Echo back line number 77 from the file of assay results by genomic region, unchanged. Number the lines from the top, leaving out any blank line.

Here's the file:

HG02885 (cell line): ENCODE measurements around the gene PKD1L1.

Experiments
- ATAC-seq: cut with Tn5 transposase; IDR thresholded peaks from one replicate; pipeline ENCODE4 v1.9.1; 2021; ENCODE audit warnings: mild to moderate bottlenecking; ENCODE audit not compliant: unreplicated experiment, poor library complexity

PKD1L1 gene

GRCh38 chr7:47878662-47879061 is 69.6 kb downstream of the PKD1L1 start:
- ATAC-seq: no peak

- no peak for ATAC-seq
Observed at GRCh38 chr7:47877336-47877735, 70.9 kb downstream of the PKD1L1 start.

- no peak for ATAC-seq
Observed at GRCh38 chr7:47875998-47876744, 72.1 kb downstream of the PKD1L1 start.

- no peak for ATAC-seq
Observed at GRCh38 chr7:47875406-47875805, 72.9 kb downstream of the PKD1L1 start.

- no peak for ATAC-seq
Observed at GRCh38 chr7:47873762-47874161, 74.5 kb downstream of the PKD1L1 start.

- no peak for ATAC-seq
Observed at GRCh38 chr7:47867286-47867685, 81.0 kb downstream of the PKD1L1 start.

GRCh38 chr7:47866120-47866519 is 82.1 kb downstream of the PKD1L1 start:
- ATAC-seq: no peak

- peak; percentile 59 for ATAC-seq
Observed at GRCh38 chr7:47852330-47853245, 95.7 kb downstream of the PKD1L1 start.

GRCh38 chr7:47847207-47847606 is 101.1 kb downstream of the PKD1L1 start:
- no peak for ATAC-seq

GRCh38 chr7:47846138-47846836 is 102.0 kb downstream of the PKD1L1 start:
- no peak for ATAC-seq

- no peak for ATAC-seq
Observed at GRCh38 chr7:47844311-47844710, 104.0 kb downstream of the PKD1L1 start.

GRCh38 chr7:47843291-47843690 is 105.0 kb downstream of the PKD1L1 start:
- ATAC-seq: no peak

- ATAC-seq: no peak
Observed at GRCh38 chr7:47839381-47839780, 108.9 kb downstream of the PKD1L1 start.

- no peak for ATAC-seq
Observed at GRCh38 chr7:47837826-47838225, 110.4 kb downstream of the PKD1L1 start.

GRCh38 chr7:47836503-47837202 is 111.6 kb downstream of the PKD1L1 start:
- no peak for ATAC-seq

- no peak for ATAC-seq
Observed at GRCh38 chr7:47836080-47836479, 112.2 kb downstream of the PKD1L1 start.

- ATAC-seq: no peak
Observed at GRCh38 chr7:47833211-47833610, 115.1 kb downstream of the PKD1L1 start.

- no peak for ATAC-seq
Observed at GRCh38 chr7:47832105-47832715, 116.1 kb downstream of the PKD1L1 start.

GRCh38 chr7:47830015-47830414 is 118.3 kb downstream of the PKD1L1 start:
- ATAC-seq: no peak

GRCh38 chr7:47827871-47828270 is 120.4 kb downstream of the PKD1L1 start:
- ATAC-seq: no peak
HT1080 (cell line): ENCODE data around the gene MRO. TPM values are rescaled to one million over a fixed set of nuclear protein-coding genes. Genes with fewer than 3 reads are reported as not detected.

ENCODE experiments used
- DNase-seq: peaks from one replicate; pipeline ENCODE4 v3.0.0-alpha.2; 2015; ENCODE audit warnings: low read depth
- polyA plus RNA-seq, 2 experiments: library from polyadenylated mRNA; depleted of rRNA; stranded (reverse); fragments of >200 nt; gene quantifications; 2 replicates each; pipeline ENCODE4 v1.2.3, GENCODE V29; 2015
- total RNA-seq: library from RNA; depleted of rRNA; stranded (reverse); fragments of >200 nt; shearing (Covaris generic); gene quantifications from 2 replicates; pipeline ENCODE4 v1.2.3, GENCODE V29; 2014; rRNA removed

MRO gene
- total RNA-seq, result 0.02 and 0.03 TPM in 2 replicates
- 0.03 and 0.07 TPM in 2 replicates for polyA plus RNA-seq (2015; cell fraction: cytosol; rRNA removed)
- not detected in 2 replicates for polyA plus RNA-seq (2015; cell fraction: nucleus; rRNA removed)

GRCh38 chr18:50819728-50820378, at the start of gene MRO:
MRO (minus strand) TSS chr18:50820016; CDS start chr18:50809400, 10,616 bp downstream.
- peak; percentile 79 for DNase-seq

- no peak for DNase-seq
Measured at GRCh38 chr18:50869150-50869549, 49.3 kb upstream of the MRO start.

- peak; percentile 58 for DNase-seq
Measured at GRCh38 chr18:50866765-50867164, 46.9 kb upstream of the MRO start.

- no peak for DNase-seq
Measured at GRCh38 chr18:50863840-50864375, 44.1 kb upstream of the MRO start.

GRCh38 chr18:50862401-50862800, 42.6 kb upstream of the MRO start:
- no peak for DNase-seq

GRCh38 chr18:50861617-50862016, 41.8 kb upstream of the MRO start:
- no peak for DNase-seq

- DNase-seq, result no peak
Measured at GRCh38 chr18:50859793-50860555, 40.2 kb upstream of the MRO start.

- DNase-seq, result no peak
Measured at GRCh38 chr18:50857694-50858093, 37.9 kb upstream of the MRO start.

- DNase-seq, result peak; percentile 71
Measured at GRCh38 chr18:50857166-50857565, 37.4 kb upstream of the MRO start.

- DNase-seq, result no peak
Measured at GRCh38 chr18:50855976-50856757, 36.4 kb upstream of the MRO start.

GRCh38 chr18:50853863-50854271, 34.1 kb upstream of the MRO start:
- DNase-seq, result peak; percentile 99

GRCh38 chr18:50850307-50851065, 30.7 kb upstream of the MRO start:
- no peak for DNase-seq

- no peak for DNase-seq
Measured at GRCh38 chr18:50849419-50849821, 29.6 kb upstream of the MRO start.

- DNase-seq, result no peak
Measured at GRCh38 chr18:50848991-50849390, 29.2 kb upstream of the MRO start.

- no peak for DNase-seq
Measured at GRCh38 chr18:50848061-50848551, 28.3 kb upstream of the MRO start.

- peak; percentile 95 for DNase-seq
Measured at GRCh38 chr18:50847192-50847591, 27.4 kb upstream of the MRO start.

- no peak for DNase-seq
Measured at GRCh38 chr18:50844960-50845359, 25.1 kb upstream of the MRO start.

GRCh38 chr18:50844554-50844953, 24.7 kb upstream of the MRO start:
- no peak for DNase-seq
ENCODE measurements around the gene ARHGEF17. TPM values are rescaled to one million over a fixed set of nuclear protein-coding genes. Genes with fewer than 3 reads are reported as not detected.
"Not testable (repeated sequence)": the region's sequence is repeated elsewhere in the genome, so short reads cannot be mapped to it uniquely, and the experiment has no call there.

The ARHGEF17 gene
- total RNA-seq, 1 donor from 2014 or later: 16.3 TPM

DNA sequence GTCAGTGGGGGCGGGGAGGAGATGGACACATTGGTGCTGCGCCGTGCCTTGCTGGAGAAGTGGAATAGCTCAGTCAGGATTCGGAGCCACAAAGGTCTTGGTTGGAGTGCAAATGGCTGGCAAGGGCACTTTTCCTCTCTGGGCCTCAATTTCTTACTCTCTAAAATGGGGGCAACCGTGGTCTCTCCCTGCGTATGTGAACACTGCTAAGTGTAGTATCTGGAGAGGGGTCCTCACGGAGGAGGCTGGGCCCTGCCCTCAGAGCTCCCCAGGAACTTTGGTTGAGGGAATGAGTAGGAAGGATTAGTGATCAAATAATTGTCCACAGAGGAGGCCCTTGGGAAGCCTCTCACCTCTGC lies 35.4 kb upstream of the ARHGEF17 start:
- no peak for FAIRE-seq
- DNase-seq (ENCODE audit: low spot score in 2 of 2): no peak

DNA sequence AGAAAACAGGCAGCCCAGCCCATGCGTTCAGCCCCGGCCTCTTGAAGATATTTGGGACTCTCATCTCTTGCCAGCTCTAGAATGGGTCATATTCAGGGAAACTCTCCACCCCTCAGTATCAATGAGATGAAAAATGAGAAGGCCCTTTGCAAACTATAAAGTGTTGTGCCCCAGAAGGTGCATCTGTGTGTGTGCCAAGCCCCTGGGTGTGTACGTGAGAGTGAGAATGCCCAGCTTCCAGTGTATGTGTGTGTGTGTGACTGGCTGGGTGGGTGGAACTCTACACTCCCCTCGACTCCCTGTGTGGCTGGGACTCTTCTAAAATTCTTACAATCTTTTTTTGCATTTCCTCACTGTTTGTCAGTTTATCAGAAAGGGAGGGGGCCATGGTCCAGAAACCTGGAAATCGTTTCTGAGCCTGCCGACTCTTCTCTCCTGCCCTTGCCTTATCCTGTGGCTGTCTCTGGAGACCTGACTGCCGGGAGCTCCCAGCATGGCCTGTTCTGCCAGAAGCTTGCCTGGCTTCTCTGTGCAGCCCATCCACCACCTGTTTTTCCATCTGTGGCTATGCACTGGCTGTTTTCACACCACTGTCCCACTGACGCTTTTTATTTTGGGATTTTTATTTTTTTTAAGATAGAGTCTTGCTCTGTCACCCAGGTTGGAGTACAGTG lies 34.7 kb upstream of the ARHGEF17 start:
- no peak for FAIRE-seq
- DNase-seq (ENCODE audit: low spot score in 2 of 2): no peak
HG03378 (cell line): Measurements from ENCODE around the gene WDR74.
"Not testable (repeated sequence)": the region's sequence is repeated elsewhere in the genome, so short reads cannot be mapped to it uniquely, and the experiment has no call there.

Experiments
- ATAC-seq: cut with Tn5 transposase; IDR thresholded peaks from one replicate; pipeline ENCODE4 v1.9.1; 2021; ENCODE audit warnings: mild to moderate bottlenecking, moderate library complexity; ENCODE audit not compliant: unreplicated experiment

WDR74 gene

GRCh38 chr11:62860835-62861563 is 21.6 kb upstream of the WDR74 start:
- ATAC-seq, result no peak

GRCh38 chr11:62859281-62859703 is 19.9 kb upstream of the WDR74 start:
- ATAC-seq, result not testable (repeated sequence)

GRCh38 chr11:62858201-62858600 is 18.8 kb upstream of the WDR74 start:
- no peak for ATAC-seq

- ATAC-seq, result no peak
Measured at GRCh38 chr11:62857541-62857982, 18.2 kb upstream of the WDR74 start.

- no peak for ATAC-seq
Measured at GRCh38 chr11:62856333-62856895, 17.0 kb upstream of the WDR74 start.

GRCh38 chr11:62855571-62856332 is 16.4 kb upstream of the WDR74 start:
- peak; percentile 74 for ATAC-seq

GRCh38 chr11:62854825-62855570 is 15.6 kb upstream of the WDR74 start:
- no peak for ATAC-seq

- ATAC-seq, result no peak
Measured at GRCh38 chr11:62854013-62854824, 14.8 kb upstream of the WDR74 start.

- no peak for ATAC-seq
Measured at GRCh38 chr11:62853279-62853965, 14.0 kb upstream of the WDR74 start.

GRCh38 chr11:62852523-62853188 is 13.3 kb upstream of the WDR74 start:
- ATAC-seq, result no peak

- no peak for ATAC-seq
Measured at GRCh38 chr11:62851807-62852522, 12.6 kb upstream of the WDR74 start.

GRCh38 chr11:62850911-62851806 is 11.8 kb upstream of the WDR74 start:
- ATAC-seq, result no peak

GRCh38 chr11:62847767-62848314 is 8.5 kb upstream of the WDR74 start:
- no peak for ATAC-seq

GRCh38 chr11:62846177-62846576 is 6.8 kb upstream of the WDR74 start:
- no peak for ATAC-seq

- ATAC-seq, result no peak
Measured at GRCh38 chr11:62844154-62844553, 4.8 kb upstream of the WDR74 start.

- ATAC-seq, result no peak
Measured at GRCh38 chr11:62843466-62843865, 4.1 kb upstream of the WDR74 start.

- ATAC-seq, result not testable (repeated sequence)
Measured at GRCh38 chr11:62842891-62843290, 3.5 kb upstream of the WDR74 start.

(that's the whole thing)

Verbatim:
GRCh38 chr18:50850307-50851065, 30.7 kb upstream of the MRO start: